• PT Youtube
  • CW Facebook
  • CW Linkedin
  • CW Twitter
1/14/2019 | 1 MINUTE READ

IACMI showcases composites at North American International Auto Show

Facebook Share Icon LinkedIn Share Icon Twitter Share Icon Share by EMail icon Print Icon

The Institute for Advanced Composites Manufacturing Innovation is showcasing composites innovations in lightweighting at the 2019 North American International Auto Show (NAIAS) Jan. 14-17.


Facebook Share Icon LinkedIn Share Icon Twitter Share Icon Share by EMail icon Print Icon

The Institute for Advanced Composites Manufacturing Innovation (IACMI, Knoxville, TN, US) is highlighting research and development initiatives that are driving the future of composites for automotive lightweighting at the JEC Group’s Composites Pavilion at the 2019 North American International Auto Show (NAIAS, Detroit, MI, US) Jan. 14-17.

IACMI is showcasing the first large injection molded automotive prototype made with low-cost textile-grade carbon fiber. Produced by IACMI members Techmer PM, Oak Ridge National Laboratory (ORNL), and Michigan State University (MSU), this innovative production approach yields an estimated cost savings of 40 – 50% compared to a 50,000 filament tow commercial counterpart. The textile carbon fiber was produced by ORNL at the Carbon Fiber Technology Facility (CFTF). TechmerPM addressed unique compounding challenges to provide pellets of PA66, a commonly used thermoplastic nylon, reinforced with 25% of the textile carbon fiber. MSU tuned the molding parameters for the compound and produced full-size fenders through injection molding at the IACMI Scale-Up Research Facility (SURF). Through this collaborative effort, textile carbon fiber was injection molded using the Milacron 3,000-ton injection press and at cycle times relevant for high-volume production. Additional trials have demonstrated the versatility of using different fiber content, including fenders with 10% and 45% carbon fiber content.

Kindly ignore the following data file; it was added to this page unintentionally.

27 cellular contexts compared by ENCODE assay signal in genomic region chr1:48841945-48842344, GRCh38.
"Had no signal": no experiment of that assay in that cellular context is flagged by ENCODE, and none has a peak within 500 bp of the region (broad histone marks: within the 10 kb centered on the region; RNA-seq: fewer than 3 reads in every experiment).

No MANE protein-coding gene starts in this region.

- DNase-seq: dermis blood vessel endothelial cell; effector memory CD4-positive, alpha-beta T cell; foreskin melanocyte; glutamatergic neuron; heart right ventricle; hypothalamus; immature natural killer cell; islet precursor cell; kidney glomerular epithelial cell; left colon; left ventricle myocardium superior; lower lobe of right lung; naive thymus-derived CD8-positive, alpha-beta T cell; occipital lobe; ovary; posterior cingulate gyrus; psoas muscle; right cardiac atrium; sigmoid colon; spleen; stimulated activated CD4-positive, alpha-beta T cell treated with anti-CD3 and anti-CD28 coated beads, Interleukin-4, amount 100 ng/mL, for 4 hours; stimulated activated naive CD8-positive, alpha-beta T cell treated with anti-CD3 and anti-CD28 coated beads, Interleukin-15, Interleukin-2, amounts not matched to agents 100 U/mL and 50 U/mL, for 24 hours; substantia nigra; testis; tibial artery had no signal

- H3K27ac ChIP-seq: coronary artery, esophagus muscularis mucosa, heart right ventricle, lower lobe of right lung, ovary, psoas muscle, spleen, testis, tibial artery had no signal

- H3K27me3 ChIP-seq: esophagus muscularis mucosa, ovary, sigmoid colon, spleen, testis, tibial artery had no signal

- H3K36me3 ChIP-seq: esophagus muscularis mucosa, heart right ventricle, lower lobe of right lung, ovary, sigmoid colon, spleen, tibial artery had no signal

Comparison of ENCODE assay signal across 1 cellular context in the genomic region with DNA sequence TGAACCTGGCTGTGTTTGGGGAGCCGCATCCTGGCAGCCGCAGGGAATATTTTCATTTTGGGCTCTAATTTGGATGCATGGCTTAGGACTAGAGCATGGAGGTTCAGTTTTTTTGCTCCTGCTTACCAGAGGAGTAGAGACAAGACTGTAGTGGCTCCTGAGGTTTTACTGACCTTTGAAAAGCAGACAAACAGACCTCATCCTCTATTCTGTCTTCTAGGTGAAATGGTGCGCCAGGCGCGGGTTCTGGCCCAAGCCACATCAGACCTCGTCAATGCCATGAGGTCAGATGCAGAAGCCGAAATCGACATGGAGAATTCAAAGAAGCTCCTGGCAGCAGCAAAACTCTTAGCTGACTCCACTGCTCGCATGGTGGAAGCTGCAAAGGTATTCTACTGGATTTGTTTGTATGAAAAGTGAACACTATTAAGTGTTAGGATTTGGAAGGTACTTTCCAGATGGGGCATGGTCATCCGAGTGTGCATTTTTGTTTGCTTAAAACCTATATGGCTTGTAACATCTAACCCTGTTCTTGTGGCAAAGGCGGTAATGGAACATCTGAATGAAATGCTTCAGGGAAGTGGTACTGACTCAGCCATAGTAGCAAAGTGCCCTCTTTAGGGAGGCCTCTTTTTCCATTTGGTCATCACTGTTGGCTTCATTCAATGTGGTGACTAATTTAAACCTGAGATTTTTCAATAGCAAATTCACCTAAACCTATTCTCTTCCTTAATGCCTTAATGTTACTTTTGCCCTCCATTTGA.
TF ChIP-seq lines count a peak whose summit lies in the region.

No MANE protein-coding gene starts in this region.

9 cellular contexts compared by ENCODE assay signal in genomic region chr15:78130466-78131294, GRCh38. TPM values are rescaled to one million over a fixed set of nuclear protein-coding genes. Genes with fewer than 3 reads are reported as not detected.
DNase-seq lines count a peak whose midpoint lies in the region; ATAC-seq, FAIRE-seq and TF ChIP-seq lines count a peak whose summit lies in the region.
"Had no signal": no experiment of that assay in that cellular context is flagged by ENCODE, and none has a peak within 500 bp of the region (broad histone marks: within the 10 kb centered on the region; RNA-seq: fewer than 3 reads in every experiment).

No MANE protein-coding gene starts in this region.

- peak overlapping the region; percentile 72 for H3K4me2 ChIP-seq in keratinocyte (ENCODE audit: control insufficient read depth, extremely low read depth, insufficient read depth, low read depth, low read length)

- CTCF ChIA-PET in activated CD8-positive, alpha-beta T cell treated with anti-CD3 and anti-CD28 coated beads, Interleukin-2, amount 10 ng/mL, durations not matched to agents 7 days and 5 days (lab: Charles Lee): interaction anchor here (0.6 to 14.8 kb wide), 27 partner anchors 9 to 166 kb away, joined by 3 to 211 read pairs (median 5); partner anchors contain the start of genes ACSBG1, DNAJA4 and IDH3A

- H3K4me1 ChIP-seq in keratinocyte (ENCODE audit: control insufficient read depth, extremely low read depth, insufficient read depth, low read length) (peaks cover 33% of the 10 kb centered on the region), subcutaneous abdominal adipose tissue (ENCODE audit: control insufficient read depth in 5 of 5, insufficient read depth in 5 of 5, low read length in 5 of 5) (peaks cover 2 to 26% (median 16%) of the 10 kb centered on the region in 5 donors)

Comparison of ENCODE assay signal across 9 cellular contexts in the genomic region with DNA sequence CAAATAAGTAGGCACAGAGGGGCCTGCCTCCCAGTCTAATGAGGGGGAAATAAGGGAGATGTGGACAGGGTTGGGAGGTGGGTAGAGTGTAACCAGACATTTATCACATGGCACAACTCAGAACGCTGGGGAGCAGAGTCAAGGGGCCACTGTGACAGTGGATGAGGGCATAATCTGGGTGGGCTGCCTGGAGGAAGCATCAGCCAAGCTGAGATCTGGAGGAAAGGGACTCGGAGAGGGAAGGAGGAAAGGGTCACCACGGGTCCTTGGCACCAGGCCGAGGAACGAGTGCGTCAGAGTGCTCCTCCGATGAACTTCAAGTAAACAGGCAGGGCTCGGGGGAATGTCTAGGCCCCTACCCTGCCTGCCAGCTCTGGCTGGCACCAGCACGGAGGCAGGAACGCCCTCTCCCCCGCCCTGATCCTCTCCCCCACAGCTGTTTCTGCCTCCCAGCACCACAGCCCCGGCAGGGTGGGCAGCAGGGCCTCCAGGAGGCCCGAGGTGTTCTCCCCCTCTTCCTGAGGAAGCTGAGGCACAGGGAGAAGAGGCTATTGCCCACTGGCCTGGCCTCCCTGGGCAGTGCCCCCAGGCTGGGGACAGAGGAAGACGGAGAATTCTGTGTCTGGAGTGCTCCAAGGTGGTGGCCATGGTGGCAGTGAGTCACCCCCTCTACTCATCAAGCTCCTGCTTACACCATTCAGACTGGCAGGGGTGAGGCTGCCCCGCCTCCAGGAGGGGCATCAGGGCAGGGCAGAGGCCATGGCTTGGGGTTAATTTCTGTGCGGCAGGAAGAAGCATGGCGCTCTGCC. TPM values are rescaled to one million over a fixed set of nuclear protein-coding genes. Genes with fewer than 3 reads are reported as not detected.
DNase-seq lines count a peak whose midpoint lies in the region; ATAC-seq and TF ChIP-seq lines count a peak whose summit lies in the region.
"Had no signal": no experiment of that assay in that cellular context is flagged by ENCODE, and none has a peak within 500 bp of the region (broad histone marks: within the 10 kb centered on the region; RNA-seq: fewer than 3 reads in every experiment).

While traditional carbon fiber composites have long been touted for their weight savings in stiffness-critical automotive applications including automotive bodies, b-pillars, and other structural components, the implementation of textile carbon fiber makes these applications more cost-competitive with traditional, heavier materials. Textile carbon fiber has potential for impact in the automotive industry because of the reduced cost for supporting weight savings opportunities.

IACMI’s participation in the Composites Pavilion is sponsored by IACMI partner, the Michigan Economic Development Corporation (MEDC).


  • Fabrication methods

    There are numerous methods for fabricating composite components. Selection of a method for a particular part, therefore, will depend on the materials, the part design and end-use or application. Here's a guide to selection.

  • Carbon fiber market: Gathering momentum

    All signs point to increasing demand from many market sectors. Will capacity keep pace?

  • Forged composites replace complex metal parts

    Powerhouse manufacturer’s high-pressure compression molding process forms prepregged CFRP components with forged-metal properties.

Related Topics